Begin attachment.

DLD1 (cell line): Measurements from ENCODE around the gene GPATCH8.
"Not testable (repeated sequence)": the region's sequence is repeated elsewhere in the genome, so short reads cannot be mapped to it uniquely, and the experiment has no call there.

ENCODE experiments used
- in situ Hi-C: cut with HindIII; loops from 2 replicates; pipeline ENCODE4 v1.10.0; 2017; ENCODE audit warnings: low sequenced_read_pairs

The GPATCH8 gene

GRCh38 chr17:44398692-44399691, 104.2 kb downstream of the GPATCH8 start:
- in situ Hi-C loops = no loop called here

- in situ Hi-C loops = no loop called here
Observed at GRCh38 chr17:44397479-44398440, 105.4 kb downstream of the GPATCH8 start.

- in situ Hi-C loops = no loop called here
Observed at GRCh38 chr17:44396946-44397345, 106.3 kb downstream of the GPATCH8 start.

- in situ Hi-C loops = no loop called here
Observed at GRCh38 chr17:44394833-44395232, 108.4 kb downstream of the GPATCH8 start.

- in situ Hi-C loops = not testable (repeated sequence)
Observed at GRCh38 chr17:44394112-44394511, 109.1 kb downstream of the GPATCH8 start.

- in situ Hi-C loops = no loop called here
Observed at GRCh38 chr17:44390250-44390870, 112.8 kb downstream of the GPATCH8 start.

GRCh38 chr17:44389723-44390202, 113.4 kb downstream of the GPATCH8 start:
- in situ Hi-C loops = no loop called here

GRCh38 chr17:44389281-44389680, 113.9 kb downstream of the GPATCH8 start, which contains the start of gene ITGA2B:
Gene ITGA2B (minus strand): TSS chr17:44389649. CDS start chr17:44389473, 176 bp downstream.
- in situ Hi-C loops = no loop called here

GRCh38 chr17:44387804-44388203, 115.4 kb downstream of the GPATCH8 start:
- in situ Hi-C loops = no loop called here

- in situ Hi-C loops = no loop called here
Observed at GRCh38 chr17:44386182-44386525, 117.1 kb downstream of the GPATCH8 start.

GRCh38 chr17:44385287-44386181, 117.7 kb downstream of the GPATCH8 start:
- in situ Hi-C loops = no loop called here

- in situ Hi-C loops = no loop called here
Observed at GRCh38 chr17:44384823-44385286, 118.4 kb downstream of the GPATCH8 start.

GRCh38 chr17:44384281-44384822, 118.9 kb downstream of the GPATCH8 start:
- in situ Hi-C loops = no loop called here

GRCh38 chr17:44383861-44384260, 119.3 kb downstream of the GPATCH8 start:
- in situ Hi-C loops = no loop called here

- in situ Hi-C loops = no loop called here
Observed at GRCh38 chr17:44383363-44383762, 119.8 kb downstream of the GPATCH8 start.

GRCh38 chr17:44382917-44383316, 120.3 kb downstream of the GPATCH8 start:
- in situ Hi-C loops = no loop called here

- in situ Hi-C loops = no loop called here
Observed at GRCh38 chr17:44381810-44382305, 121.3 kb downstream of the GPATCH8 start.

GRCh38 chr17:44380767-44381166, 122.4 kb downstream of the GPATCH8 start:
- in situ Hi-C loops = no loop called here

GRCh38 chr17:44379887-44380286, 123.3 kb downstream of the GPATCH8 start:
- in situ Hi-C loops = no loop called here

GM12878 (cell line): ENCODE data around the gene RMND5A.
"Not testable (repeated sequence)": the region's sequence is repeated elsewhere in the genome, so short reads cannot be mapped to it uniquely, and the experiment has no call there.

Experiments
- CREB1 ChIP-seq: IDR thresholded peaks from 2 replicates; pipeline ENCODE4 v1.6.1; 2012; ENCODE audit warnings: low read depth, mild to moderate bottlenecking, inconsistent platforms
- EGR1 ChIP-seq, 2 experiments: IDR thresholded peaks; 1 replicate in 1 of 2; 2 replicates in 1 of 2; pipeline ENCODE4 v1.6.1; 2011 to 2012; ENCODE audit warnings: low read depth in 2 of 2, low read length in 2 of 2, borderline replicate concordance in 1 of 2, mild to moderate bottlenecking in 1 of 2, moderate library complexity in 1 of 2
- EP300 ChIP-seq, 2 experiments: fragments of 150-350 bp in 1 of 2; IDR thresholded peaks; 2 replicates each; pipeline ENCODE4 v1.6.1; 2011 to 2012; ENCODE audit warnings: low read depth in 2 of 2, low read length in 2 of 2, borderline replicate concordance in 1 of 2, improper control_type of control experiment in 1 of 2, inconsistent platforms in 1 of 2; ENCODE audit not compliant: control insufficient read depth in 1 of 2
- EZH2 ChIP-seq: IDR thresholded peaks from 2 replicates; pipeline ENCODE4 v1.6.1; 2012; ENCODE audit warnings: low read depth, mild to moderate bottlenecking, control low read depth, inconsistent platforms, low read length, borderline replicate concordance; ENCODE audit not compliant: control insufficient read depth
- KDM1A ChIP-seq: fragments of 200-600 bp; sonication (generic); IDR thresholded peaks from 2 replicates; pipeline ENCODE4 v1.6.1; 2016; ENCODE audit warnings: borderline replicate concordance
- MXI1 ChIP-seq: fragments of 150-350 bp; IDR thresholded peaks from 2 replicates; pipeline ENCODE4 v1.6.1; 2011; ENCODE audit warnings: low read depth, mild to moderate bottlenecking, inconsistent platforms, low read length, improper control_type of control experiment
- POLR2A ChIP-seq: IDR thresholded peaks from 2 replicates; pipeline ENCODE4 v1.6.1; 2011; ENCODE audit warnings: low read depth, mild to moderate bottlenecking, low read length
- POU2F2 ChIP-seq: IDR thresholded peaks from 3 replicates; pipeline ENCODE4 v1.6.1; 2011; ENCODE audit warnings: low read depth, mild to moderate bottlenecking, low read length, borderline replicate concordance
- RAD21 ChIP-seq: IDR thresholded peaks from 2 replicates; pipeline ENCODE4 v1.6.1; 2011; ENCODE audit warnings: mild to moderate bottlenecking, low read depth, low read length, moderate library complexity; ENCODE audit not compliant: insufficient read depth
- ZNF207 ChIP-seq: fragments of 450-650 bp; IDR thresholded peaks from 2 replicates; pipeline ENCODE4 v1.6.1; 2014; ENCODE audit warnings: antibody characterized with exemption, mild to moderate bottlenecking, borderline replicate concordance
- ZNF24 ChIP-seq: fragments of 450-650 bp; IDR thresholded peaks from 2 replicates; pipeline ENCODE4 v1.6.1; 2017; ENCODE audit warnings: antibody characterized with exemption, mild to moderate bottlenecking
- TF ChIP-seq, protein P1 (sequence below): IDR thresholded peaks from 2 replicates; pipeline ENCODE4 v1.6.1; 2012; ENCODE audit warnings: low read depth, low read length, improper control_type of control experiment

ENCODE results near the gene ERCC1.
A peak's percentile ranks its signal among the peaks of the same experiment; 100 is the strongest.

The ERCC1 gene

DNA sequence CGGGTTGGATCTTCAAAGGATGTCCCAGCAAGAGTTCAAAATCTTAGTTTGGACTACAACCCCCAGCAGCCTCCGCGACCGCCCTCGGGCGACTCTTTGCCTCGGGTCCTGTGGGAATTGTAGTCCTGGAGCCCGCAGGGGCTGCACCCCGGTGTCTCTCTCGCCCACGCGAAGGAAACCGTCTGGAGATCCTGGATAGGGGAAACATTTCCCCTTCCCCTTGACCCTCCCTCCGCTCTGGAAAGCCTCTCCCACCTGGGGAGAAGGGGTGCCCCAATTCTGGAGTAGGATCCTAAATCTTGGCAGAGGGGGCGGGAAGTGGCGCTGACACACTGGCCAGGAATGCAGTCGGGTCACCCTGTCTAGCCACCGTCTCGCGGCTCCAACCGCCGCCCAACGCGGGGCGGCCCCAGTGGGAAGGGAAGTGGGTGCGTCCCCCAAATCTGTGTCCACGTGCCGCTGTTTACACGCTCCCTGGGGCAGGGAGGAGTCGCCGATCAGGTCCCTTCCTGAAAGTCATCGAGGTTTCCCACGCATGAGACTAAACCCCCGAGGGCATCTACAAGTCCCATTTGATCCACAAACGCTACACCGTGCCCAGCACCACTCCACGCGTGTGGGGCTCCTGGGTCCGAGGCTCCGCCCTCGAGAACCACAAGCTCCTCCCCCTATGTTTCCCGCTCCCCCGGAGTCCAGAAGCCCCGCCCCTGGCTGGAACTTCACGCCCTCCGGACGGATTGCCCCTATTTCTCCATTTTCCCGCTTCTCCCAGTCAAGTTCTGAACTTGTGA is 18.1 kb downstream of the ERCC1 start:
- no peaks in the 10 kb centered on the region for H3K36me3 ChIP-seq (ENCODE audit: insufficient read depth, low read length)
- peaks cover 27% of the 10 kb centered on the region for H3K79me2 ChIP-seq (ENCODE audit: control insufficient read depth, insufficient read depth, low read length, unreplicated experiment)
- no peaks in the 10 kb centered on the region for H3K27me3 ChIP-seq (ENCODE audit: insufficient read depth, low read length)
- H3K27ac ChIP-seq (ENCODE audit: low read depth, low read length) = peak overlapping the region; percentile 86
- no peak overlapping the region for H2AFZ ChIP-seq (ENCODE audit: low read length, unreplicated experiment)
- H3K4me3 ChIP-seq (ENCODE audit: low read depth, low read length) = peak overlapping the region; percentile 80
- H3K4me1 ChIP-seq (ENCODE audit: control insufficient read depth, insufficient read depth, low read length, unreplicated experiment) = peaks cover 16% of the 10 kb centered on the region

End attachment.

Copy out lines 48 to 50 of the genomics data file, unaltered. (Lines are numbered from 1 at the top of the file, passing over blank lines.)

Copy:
- CREB1 ChIP-seq: IDR thresholded peaks from 2 replicates; pipeline ENCODE4 v1.6.1; 2012; ENCODE audit warnings: low read depth, mild to moderate bottlenecking, inconsistent platforms
- EGR1 ChIP-seq, 2 experiments: IDR thresholded peaks; 1 replicate in 1 of 2; 2 replicates in 1 of 2; pipeline ENCODE4 v1.6.1; 2011 to 2012; ENCODE audit warnings: low read depth in 2 of 2, low read length in 2 of 2, borderline replicate concordance in 1 of 2, mild to moderate bottlenecking in 1 of 2, moderate library complexity in 1 of 2
- EP300 ChIP-seq, 2 experiments: fragments of 150-350 bp in 1 of 2; IDR thresholded peaks; 2 replicates each; pipeline ENCODE4 v1.6.1; 2011 to 2012; ENCODE audit warnings: low read depth in 2 of 2, low read length in 2 of 2, borderline replicate concordance in 1 of 2, improper control_type of control experiment in 1 of 2, inconsistent platforms in 1 of 2; ENCODE audit not compliant: control insufficient read depth in 1 of 2